Code of Conduct

From here on out, “members” will refer to provisionally and fully credentialed creators that have gained membership to CAN. The phrases “creators” and “members” will be used interchangeably.

The Creator Accountability Network (“CAN” or “the organization”) believes that a code of conduct serves as a map for cultivating trust in the community, allowing members to feel safe engaging authentically with the organization and network at large. The code of conduct is more than a list of prohibited behaviors and acceptable correctives. This code of conduct empowers creators and their communities, including CAN employees and volunteers, to engage ethically in a variety of formats.

Each topic covered in the code of conduct contains a library’s worth of arguments and it would be impossible for us to game out every possible scenario. CAN aims instead to strike a balance between brevity and clarity to ensure members can trust that we take seriously how complex ethics can be in practice. The organization will always take the time to parse the details of any report. CAN will provide additional resources as required to educate creators and their communities regarding a particular part of our code.

CAN’s code of conduct applies to employees and members in both community and non-community spaces, because integrity requires acting with the same level of moral consideration in every part of our lives.

Harassment and Abuse:

CAN is dedicated to eliminating harassment and abuse as part of our overall goal of providing all community members with safe, equitable, and inclusive access to activities. Any form of harassment or abuse by CAN  members, employees, and volunteers is unacceptable.

Harassment is any targeted, persistent, unwelcome behavior, irrespective of intent or content.

Abuse is any targeted unwelcome behavior that is likely to cause harm, including inaction and neglect, irrespective of intent to cause harm.

Types of Harassment and Abuse


Harassment and abuse can be verbal (e.g., objectifying, threatening, or unwanted sexual language) or physical (e.g., unwanted touching, kissing, or groping) and often occur in online spaces (e.g., sending unwanted sexual or abusive messages).

CAN provides the following non-exhaustive list of unacceptable behavior involving unwanted personal interaction. Employees, volunteers, and members agree to not engage in any behavior that is known or ought reasonably be understood to undermine the values and purpose of CAN, such as:

Physical Harassment: Any targeted, persistent, unwelcome physical behavior, irrespective of intent or content.

Any form of persistent unwanted physical contact such as touching, hugging, groping, or kissing is physical harassment. Stalking, photographing, recording and other forms of persistent attention also count as unwelcome sexual attention. The best way to avoid commiting physical harassment is to be considerate of others’ physical spaces and to never assume someone consents to any kind of physical contact.

Verbal Harassment: Any targeted, persistent, unwelcome verbal behavior, irrespective of intent or content.

Persistent messaging, social media posts, or expressions made as part of content are all common forms of verbal harassment. We recognize both unintentional and intentional harassment, and the degree of intentionality impacts the severity of the behavior and the potential for restorative approaches. The content of the harassment may also impact the severity of the concern, including humorous content, in keeping with the principles and policies described in our content section. The best way to avoid committing verbal harassment is to be considerate of how your statements might impact anyone who hears them, especially any person who might feel targeted by them. Here are some non-exhaustive examples of common harassing content:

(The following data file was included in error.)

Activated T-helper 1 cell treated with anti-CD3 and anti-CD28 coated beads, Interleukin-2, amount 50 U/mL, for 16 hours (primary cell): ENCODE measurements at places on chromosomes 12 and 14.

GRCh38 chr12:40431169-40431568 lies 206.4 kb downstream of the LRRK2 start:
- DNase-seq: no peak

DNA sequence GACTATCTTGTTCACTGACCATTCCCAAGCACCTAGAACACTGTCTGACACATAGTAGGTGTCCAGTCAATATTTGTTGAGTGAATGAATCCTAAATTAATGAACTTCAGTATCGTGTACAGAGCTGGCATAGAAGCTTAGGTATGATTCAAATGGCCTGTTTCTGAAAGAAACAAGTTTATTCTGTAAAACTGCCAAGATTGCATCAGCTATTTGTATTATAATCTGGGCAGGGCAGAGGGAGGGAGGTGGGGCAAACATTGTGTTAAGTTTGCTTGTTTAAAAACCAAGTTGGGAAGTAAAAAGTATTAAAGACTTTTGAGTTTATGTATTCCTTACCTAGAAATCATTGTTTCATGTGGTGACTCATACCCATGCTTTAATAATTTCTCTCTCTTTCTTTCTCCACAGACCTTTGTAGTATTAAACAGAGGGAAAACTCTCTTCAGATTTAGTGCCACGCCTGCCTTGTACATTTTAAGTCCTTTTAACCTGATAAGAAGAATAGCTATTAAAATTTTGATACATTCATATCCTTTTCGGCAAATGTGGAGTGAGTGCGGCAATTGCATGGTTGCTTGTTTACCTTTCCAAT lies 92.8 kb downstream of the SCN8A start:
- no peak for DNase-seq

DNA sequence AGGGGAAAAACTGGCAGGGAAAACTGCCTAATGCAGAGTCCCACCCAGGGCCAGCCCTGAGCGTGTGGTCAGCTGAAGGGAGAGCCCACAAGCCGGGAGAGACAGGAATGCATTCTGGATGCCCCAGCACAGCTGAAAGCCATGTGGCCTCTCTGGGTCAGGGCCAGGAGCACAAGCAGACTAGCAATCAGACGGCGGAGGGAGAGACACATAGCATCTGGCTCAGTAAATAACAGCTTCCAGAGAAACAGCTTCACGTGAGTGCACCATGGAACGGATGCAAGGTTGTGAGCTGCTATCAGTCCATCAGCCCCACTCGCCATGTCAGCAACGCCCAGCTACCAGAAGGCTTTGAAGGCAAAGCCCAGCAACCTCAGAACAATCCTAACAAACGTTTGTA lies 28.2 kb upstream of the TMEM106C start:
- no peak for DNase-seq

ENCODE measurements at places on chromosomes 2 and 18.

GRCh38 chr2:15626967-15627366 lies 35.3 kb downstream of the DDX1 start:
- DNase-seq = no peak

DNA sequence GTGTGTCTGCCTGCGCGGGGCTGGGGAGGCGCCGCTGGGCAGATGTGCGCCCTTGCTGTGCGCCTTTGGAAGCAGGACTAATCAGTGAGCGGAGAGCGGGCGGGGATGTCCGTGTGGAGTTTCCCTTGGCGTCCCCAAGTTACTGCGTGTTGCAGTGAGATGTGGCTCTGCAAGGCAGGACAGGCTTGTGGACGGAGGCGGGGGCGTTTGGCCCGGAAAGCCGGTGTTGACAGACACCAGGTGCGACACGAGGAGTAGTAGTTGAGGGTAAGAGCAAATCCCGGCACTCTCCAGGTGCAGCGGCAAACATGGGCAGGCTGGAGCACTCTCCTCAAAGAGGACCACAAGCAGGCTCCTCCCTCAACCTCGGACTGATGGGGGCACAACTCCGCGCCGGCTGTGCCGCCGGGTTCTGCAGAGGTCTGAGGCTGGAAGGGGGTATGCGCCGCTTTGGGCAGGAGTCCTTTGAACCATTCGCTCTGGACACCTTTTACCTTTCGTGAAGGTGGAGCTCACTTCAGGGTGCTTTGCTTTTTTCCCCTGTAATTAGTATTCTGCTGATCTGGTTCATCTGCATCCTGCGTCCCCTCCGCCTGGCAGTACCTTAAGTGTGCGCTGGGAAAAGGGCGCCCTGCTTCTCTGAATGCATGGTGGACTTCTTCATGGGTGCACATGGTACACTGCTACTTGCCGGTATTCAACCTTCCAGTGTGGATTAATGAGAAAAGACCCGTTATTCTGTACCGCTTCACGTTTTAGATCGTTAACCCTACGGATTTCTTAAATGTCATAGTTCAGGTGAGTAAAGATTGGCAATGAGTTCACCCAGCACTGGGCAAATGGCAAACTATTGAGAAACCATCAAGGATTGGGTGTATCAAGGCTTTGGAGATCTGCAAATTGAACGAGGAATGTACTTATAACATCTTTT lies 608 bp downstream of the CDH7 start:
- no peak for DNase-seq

1. Bigotry: Statements using slurs or other derogatory terms.
  2. Objectification: Dehumanizing an individual or treating them as an object not a person.
  3. Stereotypes: Overgeneralizations about a specific community.
  4. Threats: Explicit or implicit threats of harm.
  5. Sexuality: Sexual innuendos, explicit comments, and propositions.

Online Harassment: CAN’s values and policies extend to all venues, including online spaces, where community members face increased risk of certain forms of harassment. Common forms of online harassment include:

  1. Sexting: Sending sexually explicit text, images, or videos through direct messages, email, or phones.
  2. Cyberstalking: Using social media or other online platforms to engage in stalking behaviors.
  3. Revenge Posting: Unwanted and harmful posting or amplifying of personal information or media, typically pictures or videos.
  4. Revenge Porn: A severe form of revenge posting where the material is pornographic in nature and shared without the consent of the person involved. Revenge porn is increasingly becoming an explicitly criminal offense.
  5. Doxing: Revealing or amplifying revelations of private information about an individual, including their true identity and physical location, typically with intent to cause harm. That harm can come in the form of more targeted harassment or increased risk of physical violence from either individuals or government organizations through practices like swatting, where harassers instigate police raids in the hopes of distress, damage, and even deadly escalation.